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Title: Investigating long-term outcomes and cure for children and young people diagnosed with cancer
Author: Smith, Lesley
Awarding Body: University of Leeds
Current Institution: University of Leeds
Date of Award: 2019
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Survival for children and young adults (CYA) diagnosed with cancer has improved substantially over recent decades, with over 80% currently diagnosed expected to survive at least 5-years. However, survivors are at increased risk of the late effects of their treatment, with many reporting chronic health conditions in later life. The purpose of this project was to investigate cure and long-term health outcomes in CYA with cancer in Yorkshire using data from a population-based cancer registry. The study included 5471 patients diagnosed with a primary tumour in Yorkshire between 1990 and 2011 aged under 30. Statistical cure models were utilised to describe survival trends. These models simultaneously estimate the percentage ‘cured’ and the survival of those ‘uncured’. The percentage cured is a summary of long-term survival while the median survival time of the uncured provides important information on those who are not long-term survivors. Generally for most diagnostic groups there was an improvement in survival over time which was mainly driven by an increase in the proportion of patients cured rather than an increase in the survival of the uncured. Long-term morbidity was assessed via linkage to hospital admission data for respiratory and cardiovascular disease and subsequent tumours obtained from cancer registrations. Long-term CYA had increased risk of each of these outcomes compared to the general population. Analysis incorporating the cumulative burden of all subsequent neoplasms and all respiratory and cardiovascular hospitalisations combined found that by age 40, an individual experienced an average of 2 of these events, mainly driven by hospitalisations for respiratory conditions. Findings from this study provide an evidence base to aid risk-stratification for the long-term follow-up care for this high risk population.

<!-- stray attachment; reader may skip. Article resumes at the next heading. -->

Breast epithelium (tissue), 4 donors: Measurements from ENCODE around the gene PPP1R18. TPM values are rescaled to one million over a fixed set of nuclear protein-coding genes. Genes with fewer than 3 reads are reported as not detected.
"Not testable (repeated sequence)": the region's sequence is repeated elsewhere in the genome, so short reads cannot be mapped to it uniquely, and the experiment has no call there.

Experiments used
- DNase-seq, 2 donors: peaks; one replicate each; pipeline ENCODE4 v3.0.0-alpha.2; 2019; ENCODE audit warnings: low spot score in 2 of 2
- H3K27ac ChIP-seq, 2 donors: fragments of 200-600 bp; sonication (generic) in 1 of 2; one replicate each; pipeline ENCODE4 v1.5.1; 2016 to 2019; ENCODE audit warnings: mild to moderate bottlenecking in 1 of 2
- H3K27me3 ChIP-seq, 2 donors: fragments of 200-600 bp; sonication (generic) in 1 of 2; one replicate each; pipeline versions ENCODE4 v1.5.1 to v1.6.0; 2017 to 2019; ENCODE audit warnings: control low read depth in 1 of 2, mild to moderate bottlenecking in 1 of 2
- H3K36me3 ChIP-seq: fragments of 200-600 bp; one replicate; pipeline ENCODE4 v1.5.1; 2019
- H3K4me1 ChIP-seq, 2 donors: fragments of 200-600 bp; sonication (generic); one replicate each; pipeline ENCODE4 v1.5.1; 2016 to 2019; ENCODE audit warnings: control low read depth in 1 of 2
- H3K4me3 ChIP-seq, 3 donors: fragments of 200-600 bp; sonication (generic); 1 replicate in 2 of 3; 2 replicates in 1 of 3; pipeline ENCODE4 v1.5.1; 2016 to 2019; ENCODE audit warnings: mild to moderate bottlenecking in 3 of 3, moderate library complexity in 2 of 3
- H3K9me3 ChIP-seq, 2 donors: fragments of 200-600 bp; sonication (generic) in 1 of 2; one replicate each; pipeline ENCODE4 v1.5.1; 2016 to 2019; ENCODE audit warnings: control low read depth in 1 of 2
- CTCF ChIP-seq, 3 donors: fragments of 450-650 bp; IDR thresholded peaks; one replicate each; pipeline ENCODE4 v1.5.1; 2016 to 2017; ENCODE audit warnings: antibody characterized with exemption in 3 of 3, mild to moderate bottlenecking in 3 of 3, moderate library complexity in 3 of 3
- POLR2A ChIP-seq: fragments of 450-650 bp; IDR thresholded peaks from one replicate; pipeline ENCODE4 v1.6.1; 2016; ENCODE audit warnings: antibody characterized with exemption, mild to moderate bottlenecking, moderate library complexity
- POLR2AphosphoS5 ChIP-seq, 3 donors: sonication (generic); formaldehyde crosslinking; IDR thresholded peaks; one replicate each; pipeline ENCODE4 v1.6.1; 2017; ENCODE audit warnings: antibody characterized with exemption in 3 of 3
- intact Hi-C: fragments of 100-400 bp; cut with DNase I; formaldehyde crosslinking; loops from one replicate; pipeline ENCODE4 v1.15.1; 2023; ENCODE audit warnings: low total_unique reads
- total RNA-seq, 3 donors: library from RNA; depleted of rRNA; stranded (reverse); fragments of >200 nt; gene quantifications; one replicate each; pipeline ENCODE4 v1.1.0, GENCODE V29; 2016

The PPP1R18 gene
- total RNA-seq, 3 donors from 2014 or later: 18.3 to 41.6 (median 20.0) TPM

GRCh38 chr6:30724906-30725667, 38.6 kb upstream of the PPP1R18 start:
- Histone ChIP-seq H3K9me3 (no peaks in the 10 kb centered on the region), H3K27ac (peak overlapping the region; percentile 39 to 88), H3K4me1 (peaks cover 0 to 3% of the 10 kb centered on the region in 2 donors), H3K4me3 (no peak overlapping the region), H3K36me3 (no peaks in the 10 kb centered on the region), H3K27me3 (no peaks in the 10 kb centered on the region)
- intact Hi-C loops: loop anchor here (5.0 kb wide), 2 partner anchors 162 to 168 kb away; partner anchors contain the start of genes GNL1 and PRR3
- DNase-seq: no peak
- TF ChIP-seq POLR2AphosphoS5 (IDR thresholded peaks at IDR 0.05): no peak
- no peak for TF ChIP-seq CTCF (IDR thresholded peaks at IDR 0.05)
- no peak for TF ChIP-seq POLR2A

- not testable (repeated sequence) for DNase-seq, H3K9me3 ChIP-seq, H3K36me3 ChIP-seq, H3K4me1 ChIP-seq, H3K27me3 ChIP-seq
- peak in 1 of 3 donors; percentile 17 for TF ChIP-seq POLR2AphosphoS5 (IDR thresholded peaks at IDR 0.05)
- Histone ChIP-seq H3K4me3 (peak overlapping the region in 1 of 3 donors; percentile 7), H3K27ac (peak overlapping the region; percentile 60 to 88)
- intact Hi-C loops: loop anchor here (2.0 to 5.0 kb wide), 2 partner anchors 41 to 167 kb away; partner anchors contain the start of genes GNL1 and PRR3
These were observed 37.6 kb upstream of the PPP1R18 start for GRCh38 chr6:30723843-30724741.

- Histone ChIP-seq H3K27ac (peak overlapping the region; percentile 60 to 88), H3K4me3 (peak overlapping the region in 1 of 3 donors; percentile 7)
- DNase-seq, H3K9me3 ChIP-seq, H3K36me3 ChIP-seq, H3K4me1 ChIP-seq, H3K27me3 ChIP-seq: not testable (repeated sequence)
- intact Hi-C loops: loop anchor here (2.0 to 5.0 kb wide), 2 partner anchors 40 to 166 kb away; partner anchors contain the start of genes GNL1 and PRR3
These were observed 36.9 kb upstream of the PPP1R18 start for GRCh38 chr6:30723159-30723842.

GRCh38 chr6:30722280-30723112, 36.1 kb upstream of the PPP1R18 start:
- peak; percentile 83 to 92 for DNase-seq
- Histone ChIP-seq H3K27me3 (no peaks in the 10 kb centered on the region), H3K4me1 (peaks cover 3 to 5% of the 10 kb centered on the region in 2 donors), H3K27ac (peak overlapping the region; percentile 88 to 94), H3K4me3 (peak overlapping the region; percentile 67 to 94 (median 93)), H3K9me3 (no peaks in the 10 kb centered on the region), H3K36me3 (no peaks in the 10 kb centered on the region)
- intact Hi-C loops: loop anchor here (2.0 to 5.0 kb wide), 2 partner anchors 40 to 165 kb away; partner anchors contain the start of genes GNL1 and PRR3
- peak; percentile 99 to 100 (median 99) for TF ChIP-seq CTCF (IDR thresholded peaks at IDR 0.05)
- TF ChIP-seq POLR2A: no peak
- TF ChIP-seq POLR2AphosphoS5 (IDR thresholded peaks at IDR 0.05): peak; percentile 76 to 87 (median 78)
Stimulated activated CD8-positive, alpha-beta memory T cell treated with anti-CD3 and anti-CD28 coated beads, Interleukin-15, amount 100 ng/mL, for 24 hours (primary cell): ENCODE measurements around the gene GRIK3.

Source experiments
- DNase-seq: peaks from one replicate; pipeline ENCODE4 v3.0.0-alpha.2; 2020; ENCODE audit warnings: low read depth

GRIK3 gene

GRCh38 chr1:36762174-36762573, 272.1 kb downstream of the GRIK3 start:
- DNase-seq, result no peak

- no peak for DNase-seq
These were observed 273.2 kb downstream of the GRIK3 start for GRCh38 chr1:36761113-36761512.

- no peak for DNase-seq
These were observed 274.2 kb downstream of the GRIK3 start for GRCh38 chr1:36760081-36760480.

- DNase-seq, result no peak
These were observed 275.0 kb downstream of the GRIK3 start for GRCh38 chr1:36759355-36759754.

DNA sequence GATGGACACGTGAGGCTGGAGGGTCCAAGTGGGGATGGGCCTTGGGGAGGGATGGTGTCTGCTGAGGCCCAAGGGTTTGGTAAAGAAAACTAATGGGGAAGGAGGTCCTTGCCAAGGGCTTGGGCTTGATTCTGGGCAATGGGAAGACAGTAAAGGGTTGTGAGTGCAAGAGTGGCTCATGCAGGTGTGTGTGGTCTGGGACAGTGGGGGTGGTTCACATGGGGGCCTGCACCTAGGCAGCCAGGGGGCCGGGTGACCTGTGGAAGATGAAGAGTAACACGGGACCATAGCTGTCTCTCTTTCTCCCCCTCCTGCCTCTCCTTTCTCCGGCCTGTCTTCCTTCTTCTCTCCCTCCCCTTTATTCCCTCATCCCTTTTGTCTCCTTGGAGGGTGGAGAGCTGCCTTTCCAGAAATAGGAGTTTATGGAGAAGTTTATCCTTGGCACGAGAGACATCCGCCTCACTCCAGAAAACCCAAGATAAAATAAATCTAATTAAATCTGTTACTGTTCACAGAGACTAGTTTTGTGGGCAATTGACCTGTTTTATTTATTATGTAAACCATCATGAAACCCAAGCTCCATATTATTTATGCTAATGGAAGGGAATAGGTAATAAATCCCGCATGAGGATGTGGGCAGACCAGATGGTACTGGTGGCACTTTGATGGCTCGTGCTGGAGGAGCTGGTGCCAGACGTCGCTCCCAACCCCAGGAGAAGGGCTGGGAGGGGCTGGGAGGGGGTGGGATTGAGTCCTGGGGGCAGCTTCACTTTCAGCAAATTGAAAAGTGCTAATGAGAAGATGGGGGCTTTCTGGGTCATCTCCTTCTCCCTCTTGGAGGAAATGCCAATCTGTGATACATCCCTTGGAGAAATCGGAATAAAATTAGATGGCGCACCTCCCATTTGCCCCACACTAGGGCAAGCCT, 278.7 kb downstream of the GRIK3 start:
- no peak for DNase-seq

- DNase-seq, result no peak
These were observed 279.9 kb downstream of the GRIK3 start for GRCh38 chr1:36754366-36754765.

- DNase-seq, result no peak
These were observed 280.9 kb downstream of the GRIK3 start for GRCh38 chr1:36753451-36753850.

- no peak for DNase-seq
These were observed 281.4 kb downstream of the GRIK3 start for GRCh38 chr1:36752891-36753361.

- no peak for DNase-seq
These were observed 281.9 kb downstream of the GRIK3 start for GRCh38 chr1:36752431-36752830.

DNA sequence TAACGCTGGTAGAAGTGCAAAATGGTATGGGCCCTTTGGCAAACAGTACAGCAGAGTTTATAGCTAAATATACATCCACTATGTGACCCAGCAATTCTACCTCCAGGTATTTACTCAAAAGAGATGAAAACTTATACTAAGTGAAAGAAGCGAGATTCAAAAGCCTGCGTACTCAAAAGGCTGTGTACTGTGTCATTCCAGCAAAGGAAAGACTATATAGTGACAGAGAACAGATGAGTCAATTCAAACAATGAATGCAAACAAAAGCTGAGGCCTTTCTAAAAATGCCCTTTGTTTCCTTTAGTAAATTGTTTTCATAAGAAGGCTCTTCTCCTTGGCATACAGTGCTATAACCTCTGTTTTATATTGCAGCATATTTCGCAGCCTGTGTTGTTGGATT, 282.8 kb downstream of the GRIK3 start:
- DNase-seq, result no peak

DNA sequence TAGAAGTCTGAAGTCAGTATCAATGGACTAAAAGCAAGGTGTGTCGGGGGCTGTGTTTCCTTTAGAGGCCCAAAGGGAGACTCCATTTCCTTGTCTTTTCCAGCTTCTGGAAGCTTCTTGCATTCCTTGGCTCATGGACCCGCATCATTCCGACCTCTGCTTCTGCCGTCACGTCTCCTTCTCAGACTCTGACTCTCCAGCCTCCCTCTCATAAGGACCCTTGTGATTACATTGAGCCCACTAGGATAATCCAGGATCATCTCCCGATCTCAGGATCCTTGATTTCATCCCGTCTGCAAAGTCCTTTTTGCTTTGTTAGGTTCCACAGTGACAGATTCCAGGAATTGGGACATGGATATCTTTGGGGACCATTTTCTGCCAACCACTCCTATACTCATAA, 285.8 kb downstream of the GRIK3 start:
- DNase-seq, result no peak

Supervisor: Feltbower, Richard Sponsor: Not available
Qualification Name: Thesis (Ph.D.) Qualification Level: Doctoral
EThOS ID:  DOI: Not available